Baboon grooms little lion cub in South Africa’s Kruger park

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In this photo taken Saturday, Feb. 1, 2020, a male baboon preens a lion cub in a tree While the rest of the baboon troop settled down, the male “moved from branch to branch, grooming and carrying the cub for a long period of time,â€' said Schultz. in the Kruger National Park, South Africa. (Photo Kurt Schultz via AP)
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In this photo taken Saturday, Feb. 1, 2020, a male baboon carries a lion cub in a tree while the rest of the baboon troop settled down, the male moved from branch to branch, grooming and carrying the cub for a long period of time,â€' said Schultz, in the Kruger National Park, South Africa. The baboon took the little cub into the tree and preened it as if it were his own, said safari ranger Kurt Schultz who said in 20 years he had never seen such behaviour. The fate of the lion cub is unknown. (Photo Kurt Schultz via AP)
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In this photo taken Saturday, Feb. 1, 2020, a male baboon carries a lion cub in a tree in the Kruger National Park, South Africa. The baboon took the little cub into the tree and preened it as if it were his own, said safari ranger Kurt Schultz who said in 20-years he had never seen such behaviour. The fate of the lion cub is unknown. (Photo Kurt Schultz via AP)
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Updated 04 February 2020

Baboon grooms little lion cub in South Africa’s Kruger park

JOHANNESBURG: A male baboon carrying and grooming a lion cub is an unusual sight, yet it happened over the weekend in South Africa’s Kruger National Park.
The baboon took the cub up into a tree and preened it as if it were its own, said safari operator Kurt Schultz, who in 20 years had never seen such behavior.
“The baboon was grooming the lion cub as if it was a baby baboon,” Schultz said in an email to The Associated Press. “Male baboons do a lot of grooming but the care given to this lion cub was the same care given by a female baboon to one of her own young.”

Schultz said when he first saw the baboons early Saturday, the troop of baboons was excited and animated. It is possible they had discovered the lion cub, he said.
The baboons had gathered in an area with granite hills and boulders where lions and leopards have been known to hide their cubs while they go hunting, he said, and that’s likely how the baboons found the cub.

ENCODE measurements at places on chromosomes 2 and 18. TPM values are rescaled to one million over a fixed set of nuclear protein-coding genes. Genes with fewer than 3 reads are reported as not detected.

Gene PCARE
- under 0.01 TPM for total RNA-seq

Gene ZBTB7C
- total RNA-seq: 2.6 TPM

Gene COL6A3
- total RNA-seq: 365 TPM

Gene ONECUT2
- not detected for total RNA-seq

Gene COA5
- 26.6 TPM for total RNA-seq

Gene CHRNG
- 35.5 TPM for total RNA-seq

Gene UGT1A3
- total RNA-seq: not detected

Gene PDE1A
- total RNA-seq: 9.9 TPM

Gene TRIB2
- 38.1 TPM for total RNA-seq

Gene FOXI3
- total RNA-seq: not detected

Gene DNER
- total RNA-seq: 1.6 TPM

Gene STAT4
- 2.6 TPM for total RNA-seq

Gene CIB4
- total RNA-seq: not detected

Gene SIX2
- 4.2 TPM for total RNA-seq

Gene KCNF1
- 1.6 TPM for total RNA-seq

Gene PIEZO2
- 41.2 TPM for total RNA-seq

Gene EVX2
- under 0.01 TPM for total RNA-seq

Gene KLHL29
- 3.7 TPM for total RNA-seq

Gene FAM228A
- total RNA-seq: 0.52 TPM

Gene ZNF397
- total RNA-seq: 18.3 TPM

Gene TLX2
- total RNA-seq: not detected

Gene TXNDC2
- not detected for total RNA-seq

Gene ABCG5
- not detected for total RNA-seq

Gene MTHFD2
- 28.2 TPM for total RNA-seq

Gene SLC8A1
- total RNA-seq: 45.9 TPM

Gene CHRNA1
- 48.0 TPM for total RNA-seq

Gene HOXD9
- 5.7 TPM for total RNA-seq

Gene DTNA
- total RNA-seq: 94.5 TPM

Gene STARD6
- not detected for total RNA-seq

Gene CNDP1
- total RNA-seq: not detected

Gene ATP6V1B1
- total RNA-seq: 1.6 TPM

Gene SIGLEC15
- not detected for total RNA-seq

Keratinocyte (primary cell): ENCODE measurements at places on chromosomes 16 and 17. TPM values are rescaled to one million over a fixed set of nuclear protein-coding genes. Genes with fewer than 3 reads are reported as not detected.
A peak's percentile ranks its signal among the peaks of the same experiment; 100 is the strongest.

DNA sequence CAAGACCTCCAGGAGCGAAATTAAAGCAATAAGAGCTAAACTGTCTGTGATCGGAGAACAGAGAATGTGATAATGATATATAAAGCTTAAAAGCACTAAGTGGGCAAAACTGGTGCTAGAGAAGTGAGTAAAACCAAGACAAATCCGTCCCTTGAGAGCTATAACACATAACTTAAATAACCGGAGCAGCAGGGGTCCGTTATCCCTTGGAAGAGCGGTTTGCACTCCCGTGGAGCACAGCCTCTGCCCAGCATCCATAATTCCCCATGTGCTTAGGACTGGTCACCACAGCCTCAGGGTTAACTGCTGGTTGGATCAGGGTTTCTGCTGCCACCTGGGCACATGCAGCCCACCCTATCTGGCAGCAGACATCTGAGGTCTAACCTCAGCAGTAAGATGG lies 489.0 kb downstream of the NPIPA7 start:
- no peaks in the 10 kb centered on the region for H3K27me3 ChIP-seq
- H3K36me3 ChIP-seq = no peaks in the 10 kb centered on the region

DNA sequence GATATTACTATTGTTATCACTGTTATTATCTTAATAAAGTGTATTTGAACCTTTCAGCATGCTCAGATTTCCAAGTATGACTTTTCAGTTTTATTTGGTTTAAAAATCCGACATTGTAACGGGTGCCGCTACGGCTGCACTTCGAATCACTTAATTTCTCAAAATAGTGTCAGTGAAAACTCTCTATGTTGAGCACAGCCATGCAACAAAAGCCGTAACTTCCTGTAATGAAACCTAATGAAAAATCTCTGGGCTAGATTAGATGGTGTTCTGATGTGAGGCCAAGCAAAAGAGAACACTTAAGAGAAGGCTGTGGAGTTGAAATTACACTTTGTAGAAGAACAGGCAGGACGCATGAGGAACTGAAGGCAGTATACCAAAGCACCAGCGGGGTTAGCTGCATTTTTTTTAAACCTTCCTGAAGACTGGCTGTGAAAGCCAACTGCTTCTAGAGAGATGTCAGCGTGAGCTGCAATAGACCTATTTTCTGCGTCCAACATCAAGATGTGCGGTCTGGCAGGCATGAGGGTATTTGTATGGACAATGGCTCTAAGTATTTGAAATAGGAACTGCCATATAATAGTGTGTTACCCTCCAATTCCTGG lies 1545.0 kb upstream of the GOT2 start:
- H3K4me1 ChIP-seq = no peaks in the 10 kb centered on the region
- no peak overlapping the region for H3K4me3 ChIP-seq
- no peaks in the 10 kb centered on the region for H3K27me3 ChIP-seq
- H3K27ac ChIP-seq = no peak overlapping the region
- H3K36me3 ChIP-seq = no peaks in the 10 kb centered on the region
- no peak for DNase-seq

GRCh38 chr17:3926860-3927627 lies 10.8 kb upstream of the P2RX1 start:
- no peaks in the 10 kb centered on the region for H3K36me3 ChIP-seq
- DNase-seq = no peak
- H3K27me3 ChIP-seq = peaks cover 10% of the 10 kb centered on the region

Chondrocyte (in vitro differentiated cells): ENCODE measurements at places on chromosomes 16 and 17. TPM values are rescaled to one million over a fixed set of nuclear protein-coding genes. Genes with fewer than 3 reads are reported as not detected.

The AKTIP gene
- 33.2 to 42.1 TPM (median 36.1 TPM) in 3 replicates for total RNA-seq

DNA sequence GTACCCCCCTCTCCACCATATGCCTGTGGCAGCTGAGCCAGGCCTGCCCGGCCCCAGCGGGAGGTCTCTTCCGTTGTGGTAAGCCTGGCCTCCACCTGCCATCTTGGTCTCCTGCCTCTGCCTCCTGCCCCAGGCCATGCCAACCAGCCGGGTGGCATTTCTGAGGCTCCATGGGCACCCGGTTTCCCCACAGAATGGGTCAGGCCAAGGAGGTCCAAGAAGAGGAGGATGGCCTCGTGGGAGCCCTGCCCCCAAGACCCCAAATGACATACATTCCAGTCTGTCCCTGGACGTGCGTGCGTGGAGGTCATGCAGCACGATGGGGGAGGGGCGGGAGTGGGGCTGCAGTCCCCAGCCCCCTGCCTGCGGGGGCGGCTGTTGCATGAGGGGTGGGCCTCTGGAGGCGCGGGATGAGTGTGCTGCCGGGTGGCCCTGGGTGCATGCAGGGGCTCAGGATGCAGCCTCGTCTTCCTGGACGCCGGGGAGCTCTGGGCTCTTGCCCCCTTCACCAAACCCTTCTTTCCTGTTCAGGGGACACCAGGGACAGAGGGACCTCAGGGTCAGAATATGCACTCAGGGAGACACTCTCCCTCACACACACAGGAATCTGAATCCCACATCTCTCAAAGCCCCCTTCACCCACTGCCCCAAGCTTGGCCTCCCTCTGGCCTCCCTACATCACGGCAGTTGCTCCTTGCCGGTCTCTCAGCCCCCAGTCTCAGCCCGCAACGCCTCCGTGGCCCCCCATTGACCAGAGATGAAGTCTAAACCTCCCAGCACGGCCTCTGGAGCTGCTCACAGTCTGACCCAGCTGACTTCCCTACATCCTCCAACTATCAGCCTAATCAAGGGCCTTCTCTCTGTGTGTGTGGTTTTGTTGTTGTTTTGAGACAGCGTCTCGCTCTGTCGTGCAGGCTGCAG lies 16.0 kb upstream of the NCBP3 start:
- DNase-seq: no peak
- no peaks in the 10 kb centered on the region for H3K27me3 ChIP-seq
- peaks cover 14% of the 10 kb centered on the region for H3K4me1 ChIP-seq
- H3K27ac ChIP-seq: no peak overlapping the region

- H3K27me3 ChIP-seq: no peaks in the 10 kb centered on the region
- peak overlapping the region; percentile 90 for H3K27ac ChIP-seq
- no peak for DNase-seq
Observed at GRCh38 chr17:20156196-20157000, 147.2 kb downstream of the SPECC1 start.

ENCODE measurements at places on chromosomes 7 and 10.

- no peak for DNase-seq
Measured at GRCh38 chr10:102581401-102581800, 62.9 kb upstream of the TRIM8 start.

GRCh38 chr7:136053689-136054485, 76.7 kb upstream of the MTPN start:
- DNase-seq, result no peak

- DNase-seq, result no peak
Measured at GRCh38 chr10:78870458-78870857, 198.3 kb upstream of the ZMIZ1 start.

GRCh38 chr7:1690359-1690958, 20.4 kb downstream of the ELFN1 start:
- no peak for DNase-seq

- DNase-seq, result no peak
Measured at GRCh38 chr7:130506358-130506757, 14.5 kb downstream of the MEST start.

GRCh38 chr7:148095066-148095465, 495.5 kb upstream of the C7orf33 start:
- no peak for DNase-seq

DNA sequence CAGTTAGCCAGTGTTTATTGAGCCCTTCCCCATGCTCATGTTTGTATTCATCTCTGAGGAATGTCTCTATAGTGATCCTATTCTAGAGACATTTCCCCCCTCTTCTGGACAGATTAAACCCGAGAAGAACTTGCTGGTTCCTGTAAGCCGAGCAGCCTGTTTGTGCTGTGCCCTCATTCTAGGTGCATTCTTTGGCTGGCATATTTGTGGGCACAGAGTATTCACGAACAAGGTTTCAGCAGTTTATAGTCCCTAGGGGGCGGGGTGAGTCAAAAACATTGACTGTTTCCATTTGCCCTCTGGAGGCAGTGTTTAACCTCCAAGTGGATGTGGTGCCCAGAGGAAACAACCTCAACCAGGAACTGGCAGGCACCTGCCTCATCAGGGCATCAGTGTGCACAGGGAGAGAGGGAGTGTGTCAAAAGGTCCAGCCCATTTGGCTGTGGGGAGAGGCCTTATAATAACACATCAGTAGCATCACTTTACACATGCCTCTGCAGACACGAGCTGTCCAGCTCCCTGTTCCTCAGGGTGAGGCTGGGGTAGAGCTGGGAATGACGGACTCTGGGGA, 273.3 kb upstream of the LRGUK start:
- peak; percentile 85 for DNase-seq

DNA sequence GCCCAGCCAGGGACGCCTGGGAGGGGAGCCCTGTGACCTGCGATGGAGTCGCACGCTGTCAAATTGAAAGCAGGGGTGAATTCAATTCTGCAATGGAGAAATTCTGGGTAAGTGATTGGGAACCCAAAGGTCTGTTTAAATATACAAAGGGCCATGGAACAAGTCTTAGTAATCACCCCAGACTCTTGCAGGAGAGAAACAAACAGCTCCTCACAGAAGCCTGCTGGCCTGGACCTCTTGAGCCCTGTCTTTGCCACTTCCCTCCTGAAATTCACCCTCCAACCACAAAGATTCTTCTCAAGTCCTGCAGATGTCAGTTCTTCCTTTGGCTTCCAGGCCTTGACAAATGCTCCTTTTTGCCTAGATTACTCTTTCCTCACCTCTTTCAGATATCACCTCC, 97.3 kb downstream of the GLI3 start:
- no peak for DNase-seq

Baboons “are really strong animals and when they were all excited and fighting over the baby in the beginning, it could have been injured internally,” Schultz said. It was a hot morning and the cub was also showing signs of dehydration, he said.
While the rest of the baboon troop settled down, the male “moved from branch to branch, grooming and carrying the cub for a long period of time,” Schultz said. “The cub seemed very exhausted.”
Schultz and others on safaris in the park watched the rare sight and took photographs.
“I don’t see a chance of this poor cub surviving. The troop of baboons was large and a lion would not be able to get the young back,” Schultz said. “Nature is cruel at most times and the survival of a young predator cub is not easy. The lion cub would pose a threat to the baboons when it gets older. I have witnessed baboons viciously killing leopard cubs and have heard of baboons killing lion cubs.”


Florida offers drive-through Botox to quarantined residents

Updated 04 June 2020

Florida offers drive-through Botox to quarantined residents

  • US state allowed a partial relaxing of restrictions imposed to slow the coronavirus pandemic
  • Elective medical procedures resume, including Botox injections and cosmetic surgery

MIAMI: Quarantined Florida residents worried about their laughter lines and crows’ feet need frown no longer — Botox is back, and it’s being offered at a drive-through.
On May 4, the US state allowed a partial relaxing of restrictions imposed to slow the coronavirus pandemic. That means certain elective medical procedures could resume, including Botox injections and cosmetic surgery.
Michael Salzhauer, a plastic surgeon known as ‘Dr. Miami’ who has also starred in a reality television show, has been conducting drive-through Botox injections in the garage of his building in the posh Miami neighborhood of Bal Harbor.
Salzhauer said the idea struck him as he was sitting in his car waiting for a blood test for COVID-19 antibodies.
“The areas that we inject Botox are the upper face, exactly the parts of the face that aren’t covered by the mask so it’s really ideal,” Salzhauer said, while wearing a mask, face shield and surgical gown as he waited for his next drive-up patient.
Patients sign up online, paying an average of $600 each for a stippling of shots across their foreheads.
Arman Ohevshalom, 36, was enthusiastic as he waited in line with his wife in their car, although it was their first time receiving the injections.
“It’s very creative, and after seeing how they’re running it I feel just as comfortable as I would in the office,” he said.
Florida’s tattoo artists, however, are frustrated. Shuttered since March, they asking why they cannot open, too.
Botox injections are “kind of like tattooing, he’s injecting stuff into the skin,” said tattoo shop owner Chico Cortez. Florida is home to about 10,000 working tattoo artists, according to the Florida Professional Tattoo Artist Guild.
An emailed statement from a Miami-Dade County spokesperson said Mayor Carlos Gimenez has yet to set a date for reopening tattoo shops. “He is working with industry members and the medical experts to come up with the best way to reopen safely,” it said.